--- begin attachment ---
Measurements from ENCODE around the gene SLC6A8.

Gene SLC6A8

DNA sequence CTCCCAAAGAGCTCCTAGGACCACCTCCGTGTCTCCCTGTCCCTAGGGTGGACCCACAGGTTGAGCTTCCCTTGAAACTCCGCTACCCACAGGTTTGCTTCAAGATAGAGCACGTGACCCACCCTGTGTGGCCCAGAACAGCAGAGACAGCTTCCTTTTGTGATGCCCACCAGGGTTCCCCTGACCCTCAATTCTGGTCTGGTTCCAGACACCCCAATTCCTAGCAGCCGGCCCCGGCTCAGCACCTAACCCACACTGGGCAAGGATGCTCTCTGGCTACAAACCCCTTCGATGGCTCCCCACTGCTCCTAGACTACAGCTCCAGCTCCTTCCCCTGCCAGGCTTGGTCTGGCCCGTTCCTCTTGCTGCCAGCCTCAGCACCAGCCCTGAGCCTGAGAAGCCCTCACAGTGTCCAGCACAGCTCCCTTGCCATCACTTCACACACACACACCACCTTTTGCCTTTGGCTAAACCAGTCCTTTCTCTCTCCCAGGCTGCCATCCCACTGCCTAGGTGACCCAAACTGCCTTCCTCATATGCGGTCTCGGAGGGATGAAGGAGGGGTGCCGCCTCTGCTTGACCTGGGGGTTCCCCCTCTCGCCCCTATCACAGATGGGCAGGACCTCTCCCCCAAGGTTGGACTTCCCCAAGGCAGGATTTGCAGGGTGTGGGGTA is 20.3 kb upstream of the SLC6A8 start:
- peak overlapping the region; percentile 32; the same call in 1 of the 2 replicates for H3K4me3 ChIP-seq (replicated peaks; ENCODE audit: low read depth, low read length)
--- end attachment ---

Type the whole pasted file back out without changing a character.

Measurements from ENCODE around the gene SLC6A8.

Gene SLC6A8

DNA sequence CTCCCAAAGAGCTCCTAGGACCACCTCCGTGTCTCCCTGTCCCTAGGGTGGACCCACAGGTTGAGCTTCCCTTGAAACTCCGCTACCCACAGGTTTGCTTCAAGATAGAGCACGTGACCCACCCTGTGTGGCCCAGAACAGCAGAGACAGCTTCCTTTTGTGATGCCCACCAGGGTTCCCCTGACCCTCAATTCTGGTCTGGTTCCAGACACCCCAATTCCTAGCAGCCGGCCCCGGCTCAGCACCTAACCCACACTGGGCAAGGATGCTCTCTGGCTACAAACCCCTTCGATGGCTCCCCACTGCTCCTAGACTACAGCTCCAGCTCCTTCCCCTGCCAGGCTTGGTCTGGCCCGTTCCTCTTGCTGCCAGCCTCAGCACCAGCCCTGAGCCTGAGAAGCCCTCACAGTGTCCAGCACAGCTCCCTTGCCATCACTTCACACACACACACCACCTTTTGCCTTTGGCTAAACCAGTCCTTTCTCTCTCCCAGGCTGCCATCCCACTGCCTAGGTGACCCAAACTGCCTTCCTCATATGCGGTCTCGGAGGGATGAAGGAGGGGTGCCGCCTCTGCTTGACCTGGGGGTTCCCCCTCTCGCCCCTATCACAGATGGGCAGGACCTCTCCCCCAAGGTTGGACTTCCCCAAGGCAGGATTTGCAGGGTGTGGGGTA is 20.3 kb upstream of the SLC6A8 start:
- peak overlapping the region; percentile 32; the same call in 1 of the 2 replicates for H3K4me3 ChIP-seq (replicated peaks; ENCODE audit: low read depth, low read length)